Tools for cutting sheet metal
Cutting tools for sheet metal are used in the same way as a pair of pliers. The length of handle determines the leverage, so it is advisable to buy the largest you can afford to obtain the best possible leverage. Never let the tips of the tool pass each other during the cut since this will cause the metal to distort and kink. Whichever tool you buy, remember it is not a general-purpose cutting tool — for example it will become damaged if used to cut wire.
Universal tinsnips This type is satisfactory if you intend to buy only one cutting tool. These will cut straight lines and curves in sheet metal. Monodex/Goscut snips These are patented tools for cutting straight lines or curves without distorting the surrounding metal.
These will also cut outside curves. Curved snips These cut inside curves.
Long cuts in sheet metal can be made with a fine-tooth hacksaw blade or with a piercing saw; clamp the metal inside a batten along the line of the cut to prevent vibration. After cutting, use a dreadnought file to clean up the edge. Sawing metal has been covered earlier in the Course.
Tools for bending sheet metal
Most of the tools you will need should already be in your tool kit; these include pliers for cutting wire and soldering equipment of the kind described earlier in the Course.
This can be easily made or you can improvize. Make formers from blocks of scrap hardwood.
If you use an ordinary hammer to bend metal, it will leave dents and marks. A tins-man’s mallet is made from boxwood or hide and it has a slightly domed striking surface.
This hammer has an angled striking edge used for tucking in the edges of seams. Creasing hammer This can be used for forming grooves in metal; it has a rounded striking edge. Seaming and grooving tools Both can be easily made from mild steel. A seaming tool is used to close down joints, or squash them flat; a grooving tool is used to close up wired edges.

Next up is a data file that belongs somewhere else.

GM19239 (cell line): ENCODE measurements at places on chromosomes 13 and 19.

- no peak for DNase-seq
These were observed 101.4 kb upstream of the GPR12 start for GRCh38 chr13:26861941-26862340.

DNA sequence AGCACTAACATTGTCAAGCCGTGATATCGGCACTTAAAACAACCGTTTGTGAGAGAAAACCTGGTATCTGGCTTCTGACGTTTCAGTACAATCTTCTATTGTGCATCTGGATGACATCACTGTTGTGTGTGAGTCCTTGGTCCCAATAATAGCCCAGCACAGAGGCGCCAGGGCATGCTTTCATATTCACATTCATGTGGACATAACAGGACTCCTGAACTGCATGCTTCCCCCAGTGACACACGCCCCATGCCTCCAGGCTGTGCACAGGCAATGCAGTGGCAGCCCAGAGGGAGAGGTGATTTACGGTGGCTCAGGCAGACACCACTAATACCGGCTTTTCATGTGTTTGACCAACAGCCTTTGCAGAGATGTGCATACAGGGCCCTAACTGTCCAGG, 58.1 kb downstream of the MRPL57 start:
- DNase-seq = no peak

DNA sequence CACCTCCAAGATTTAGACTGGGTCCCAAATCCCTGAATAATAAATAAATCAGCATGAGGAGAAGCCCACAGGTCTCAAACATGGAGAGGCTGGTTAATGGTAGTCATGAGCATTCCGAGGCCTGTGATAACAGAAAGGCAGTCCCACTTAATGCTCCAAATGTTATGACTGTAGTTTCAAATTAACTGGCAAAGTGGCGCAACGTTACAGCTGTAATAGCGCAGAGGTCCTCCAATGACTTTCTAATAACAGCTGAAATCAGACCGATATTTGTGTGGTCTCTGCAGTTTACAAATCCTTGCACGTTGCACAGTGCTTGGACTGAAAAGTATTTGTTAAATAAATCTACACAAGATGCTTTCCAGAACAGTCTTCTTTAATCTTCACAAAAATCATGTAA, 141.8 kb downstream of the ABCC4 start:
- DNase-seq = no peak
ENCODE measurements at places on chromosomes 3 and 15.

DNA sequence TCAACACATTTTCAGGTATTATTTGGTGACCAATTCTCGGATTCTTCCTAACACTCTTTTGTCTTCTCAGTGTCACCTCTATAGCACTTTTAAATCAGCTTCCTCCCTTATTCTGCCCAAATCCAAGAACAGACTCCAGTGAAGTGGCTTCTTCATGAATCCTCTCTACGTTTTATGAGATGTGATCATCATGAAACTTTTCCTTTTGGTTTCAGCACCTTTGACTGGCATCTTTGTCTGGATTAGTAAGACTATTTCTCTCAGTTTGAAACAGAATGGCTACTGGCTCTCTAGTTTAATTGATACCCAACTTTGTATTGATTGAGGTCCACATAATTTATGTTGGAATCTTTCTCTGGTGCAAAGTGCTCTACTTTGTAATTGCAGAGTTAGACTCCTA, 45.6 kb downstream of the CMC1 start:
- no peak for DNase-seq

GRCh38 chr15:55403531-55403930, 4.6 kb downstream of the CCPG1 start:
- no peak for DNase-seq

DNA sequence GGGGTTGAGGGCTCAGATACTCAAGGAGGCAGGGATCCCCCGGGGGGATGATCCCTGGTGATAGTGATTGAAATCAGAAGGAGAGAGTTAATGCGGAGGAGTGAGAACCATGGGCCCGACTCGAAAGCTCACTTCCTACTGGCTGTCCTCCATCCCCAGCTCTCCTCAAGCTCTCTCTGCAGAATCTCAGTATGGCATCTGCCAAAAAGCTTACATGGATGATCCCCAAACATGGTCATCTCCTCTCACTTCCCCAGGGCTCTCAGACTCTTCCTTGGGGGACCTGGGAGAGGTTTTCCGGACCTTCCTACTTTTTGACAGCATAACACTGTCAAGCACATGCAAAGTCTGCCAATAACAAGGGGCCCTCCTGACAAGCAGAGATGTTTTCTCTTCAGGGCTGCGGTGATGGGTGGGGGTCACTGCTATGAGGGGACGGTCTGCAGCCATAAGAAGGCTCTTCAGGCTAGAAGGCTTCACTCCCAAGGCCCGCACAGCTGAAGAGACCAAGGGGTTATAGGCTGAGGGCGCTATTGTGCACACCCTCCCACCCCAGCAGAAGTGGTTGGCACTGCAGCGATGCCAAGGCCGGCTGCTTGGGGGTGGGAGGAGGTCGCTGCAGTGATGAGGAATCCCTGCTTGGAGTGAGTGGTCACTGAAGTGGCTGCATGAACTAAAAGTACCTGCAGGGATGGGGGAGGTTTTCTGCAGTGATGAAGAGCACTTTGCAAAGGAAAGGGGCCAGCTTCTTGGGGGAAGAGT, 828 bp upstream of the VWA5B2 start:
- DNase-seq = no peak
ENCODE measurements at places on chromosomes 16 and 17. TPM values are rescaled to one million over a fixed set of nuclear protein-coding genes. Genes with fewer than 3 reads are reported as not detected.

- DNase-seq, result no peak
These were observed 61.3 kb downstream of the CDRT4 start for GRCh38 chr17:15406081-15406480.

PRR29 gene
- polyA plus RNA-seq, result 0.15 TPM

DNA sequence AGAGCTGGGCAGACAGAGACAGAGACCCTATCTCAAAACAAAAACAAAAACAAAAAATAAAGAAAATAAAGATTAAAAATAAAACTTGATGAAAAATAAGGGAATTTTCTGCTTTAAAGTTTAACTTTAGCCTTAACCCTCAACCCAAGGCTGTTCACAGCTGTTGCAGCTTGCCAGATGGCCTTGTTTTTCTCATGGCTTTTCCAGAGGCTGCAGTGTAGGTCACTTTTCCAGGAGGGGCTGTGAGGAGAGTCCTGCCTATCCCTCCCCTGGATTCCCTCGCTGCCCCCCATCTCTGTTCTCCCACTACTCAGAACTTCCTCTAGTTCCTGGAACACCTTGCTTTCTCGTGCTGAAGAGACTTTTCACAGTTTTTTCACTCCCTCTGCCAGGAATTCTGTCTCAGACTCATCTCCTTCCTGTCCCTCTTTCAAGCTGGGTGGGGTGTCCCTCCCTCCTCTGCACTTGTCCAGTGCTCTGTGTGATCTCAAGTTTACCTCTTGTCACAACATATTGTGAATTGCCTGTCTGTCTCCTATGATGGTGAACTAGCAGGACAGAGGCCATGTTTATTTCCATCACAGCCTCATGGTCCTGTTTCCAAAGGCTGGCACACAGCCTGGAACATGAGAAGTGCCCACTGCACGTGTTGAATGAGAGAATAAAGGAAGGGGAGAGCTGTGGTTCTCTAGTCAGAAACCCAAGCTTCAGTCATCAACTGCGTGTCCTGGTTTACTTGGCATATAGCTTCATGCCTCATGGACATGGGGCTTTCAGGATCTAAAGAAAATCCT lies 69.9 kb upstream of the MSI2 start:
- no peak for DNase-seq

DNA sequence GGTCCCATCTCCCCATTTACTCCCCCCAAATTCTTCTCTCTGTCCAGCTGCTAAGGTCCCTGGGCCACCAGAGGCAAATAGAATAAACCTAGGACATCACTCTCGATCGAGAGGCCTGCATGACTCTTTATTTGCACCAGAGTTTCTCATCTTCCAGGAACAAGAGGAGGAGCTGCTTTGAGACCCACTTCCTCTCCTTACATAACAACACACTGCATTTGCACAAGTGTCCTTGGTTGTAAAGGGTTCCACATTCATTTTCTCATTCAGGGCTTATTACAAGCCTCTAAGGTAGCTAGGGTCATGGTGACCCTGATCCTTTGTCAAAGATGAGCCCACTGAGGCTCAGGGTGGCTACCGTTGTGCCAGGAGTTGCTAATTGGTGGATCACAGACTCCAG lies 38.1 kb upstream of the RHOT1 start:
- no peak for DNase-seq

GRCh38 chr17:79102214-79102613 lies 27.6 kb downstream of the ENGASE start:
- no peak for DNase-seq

A small, shaped anvil used to form special curves and shapes, such as a cone, in metal. A set of stakes will prove expensive, but it is often possible to improvize. The tapered portion of a car axle shaft, for example, can be held in a vice and used to form small rings and curves. A half-moon stake is used to form an edge on a circular base.
This stake, used for making sharp folds, is one you will be able to make yourself. Use a 100-300mm (4-12in) long piece of hardwood, mitre one edge and fix a handle to the narrower face.
Bending sheet metal
Most work with light gauge materials can be done mainly with your hands; the mallet need only be used for the final stages of bending. Very ductile metals which can be bent upon themselves without cracking are said to have a ‘zero bend radius’.
In general the radius of a bend should be no less than three to five times the thickness of the metal being bent. When metal is bent, the surfaces become distorted because the metal is compressed on the inside of the bend and stretched on the outside — the metal at the bend will therefore be both thinner and weaker. The stronger the metal is, the greater the bend radius required.
When marking out you will have to make allowance for the length of metal taken up by the bend. If you know the bend radius required, the bend length is found by multiplying the bend radius by the angle of bend in degrees and dividing by 60 (or more accurately 57.3). This formula is satisfactory for thin sheets of metal, say up to 2mm (0.080in); for thicker sheets, calculate the radius from the middle of the sheet thickness.
When metal is bent, it will tend to spring back once the bending force has been removed. The amount of spring-back will depend upon the thickness of the metal and the bend radius. You can only determine spring-back effects by trial and error; it may be necessary to bend on a smaller radius than originally planned to overcome the effects of spring-back.